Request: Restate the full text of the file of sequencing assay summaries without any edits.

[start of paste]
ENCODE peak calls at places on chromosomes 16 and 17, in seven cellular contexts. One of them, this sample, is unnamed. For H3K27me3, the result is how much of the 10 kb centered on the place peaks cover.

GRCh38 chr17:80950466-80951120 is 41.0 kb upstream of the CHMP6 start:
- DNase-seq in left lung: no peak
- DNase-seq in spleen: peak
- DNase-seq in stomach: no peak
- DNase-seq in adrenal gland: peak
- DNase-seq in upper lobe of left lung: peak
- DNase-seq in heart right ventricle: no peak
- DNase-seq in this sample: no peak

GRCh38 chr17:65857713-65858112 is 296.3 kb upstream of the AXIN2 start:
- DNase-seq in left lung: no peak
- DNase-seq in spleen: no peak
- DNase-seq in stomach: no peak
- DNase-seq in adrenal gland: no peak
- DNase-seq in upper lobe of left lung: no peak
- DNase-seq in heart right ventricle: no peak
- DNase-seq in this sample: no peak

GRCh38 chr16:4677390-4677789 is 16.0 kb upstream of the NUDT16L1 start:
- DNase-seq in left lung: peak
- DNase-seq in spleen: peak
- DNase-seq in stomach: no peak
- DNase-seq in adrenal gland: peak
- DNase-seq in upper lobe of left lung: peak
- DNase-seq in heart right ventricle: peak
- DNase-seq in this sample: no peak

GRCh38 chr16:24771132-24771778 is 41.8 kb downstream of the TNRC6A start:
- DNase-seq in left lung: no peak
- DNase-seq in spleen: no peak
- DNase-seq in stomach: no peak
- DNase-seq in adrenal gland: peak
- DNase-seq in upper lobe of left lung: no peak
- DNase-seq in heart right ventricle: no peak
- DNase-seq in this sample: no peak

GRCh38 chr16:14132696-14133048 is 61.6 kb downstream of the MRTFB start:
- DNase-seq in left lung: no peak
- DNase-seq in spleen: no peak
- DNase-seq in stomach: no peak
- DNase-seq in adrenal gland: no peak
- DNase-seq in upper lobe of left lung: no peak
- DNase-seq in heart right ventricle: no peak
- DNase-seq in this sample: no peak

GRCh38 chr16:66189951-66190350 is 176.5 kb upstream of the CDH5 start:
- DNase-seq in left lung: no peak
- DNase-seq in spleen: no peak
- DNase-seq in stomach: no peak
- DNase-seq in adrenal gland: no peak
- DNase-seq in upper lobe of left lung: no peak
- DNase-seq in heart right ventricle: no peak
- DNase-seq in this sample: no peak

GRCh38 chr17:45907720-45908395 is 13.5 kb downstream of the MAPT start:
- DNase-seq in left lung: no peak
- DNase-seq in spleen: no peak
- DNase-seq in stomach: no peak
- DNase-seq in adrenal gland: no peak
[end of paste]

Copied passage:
ENCODE peak calls at places on chromosomes 16 and 17, in seven cellular contexts. One of them, this sample, is unnamed. For H3K27me3, the result is how much of the 10 kb centered on the place peaks cover.

GRCh38 chr17:80950466-80951120 is 41.0 kb upstream of the CHMP6 start:
- DNase-seq in left lung: no peak
- DNase-seq in spleen: peak
- DNase-seq in stomach: no peak
- DNase-seq in adrenal gland: peak
- DNase-seq in upper lobe of left lung: peak
- DNase-seq in heart right ventricle: no peak
- DNase-seq in this sample: no peak

GRCh38 chr17:65857713-65858112 is 296.3 kb upstream of the AXIN2 start:
- DNase-seq in left lung: no peak
- DNase-seq in spleen: no peak
- DNase-seq in stomach: no peak
- DNase-seq in adrenal gland: no peak
- DNase-seq in upper lobe of left lung: no peak
- DNase-seq in heart right ventricle: no peak
- DNase-seq in this sample: no peak

GRCh38 chr16:4677390-4677789 is 16.0 kb upstream of the NUDT16L1 start:
- DNase-seq in left lung: peak
- DNase-seq in spleen: peak
- DNase-seq in stomach: no peak
- DNase-seq in adrenal gland: peak
- DNase-seq in upper lobe of left lung: peak
- DNase-seq in heart right ventricle: peak
- DNase-seq in this sample: no peak

GRCh38 chr16:24771132-24771778 is 41.8 kb downstream of the TNRC6A start:
- DNase-seq in left lung: no peak
- DNase-seq in spleen: no peak
- DNase-seq in stomach: no peak
- DNase-seq in adrenal gland: peak
- DNase-seq in upper lobe of left lung: no peak
- DNase-seq in heart right ventricle: no peak
- DNase-seq in this sample: no peak

GRCh38 chr16:14132696-14133048 is 61.6 kb downstream of the MRTFB start:
- DNase-seq in left lung: no peak
- DNase-seq in spleen: no peak
- DNase-seq in stomach: no peak
- DNase-seq in adrenal gland: no peak
- DNase-seq in upper lobe of left lung: no peak
- DNase-seq in heart right ventricle: no peak
- DNase-seq in this sample: no peak

GRCh38 chr16:66189951-66190350 is 176.5 kb upstream of the CDH5 start:
- DNase-seq in left lung: no peak
- DNase-seq in spleen: no peak
- DNase-seq in stomach: no peak
- DNase-seq in adrenal gland: no peak
- DNase-seq in upper lobe of left lung: no peak
- DNase-seq in heart right ventricle: no peak
- DNase-seq in this sample: no peak

GRCh38 chr17:45907720-45908395 is 13.5 kb downstream of the MAPT start:
- DNase-seq in left lung: no peak
- DNase-seq in spleen: no peak
- DNase-seq in stomach: no peak
- DNase-seq in adrenal gland: no peak